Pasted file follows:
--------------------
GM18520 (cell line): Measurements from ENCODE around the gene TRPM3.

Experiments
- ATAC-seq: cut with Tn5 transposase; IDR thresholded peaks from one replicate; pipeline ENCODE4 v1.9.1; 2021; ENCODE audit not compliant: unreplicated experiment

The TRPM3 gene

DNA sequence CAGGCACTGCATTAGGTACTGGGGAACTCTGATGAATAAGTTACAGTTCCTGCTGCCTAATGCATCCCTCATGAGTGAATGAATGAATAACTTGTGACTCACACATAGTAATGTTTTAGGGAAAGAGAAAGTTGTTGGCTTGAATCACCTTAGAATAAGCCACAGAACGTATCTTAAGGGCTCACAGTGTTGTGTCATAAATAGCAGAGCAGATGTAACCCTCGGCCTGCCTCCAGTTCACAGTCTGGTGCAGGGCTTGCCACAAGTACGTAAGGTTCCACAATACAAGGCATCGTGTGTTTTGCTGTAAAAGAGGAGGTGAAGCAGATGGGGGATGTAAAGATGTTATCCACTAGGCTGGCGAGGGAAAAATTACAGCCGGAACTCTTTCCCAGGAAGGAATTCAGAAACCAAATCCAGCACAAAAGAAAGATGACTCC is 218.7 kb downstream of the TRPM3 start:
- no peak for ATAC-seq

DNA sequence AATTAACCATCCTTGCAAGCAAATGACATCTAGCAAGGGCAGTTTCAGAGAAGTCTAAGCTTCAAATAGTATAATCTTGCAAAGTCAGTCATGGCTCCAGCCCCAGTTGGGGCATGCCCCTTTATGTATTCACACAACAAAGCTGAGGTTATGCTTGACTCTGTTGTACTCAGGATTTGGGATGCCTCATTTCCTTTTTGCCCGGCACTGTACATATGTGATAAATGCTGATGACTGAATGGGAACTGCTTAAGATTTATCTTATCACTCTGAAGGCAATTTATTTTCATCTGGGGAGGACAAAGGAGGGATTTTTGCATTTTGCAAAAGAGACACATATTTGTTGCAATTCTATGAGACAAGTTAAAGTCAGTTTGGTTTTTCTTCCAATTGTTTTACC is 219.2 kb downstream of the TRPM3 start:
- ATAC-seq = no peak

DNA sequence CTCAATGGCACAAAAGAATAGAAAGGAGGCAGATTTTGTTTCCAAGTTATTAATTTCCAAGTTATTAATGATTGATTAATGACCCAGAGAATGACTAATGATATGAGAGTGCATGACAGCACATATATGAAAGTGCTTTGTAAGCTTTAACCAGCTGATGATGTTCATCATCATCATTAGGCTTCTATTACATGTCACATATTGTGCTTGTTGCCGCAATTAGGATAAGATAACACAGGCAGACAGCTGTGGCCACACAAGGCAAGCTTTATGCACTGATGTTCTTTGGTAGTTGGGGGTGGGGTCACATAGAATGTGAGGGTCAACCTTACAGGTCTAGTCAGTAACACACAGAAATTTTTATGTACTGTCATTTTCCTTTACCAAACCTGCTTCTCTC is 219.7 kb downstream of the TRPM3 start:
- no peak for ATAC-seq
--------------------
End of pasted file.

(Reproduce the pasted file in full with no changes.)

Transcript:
GM18520 (cell line): Measurements from ENCODE around the gene TRPM3.

Experiments
- ATAC-seq: cut with Tn5 transposase; IDR thresholded peaks from one replicate; pipeline ENCODE4 v1.9.1; 2021; ENCODE audit not compliant: unreplicated experiment

The TRPM3 gene

DNA sequence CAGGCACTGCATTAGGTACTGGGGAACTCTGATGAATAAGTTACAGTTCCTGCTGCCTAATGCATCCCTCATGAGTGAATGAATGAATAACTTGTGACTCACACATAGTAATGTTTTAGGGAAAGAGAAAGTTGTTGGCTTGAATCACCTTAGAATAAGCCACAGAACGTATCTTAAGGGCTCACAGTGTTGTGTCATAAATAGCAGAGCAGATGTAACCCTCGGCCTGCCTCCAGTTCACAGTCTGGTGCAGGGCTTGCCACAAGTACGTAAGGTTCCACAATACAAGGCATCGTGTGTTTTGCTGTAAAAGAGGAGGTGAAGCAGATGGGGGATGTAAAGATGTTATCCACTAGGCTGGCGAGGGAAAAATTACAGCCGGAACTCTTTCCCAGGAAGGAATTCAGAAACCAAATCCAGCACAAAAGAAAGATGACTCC is 218.7 kb downstream of the TRPM3 start:
- no peak for ATAC-seq

DNA sequence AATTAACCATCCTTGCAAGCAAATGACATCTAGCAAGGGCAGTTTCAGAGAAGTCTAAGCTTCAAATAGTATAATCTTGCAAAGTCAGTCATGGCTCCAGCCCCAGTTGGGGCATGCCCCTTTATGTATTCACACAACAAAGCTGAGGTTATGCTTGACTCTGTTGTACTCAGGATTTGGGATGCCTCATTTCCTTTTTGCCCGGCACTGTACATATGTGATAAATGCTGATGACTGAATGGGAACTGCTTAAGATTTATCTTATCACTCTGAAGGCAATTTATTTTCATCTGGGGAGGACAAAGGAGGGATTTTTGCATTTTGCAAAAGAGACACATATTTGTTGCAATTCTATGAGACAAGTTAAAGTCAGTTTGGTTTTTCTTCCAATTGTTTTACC is 219.2 kb downstream of the TRPM3 start:
- ATAC-seq = no peak

DNA sequence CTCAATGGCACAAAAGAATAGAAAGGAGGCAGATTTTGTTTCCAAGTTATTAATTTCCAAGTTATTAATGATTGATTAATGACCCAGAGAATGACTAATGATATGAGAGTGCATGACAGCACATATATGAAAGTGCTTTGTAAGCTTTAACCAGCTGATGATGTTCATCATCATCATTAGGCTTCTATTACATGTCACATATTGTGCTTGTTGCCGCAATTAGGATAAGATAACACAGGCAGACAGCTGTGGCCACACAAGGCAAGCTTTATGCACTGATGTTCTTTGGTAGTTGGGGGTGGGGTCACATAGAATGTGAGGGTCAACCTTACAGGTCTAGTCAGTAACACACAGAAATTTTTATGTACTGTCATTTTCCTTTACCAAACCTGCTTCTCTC is 219.7 kb downstream of the TRPM3 start:
- no peak for ATAC-seq